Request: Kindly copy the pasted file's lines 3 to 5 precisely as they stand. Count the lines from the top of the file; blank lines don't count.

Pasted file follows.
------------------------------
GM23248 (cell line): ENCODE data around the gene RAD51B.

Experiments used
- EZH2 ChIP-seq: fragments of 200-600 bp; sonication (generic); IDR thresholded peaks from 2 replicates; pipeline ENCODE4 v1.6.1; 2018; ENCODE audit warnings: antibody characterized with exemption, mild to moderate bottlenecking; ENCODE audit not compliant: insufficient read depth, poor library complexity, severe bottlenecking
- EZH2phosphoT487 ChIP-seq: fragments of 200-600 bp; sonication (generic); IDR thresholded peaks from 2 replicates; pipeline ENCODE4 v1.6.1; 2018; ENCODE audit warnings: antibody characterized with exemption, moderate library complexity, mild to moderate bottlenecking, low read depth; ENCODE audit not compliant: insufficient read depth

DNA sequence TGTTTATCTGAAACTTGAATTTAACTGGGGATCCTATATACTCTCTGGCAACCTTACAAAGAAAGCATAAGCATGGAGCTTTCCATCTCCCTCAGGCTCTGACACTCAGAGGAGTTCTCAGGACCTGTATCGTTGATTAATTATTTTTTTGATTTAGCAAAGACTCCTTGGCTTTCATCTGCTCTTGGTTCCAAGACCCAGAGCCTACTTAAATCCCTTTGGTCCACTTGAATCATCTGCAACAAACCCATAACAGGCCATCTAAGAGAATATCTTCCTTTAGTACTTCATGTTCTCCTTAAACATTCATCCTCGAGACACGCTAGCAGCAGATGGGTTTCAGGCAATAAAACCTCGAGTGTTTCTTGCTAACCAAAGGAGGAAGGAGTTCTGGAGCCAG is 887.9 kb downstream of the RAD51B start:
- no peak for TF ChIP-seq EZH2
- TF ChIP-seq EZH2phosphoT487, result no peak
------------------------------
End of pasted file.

- EZH2 ChIP-seq: fragments of 200-600 bp; sonication (generic); IDR thresholded peaks from 2 replicates; pipeline ENCODE4 v1.6.1; 2018; ENCODE audit warnings: antibody characterized with exemption, mild to moderate bottlenecking; ENCODE audit not compliant: insufficient read depth, poor library complexity, severe bottlenecking
- EZH2phosphoT487 ChIP-seq: fragments of 200-600 bp; sonication (generic); IDR thresholded peaks from 2 replicates; pipeline ENCODE4 v1.6.1; 2018; ENCODE audit warnings: antibody characterized with exemption, moderate library complexity, mild to moderate bottlenecking, low read depth; ENCODE audit not compliant: insufficient read depth

DNA sequence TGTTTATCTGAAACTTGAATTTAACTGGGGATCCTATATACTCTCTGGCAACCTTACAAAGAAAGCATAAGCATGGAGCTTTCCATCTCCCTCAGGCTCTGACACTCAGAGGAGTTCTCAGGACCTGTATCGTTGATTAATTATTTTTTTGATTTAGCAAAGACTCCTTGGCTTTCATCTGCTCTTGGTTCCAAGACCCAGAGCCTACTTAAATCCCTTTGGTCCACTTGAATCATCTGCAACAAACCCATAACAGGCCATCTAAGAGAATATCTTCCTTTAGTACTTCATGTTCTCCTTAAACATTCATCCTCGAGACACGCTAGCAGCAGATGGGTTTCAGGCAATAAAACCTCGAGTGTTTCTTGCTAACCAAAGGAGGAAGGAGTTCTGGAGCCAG is 887.9 kb downstream of the RAD51B start: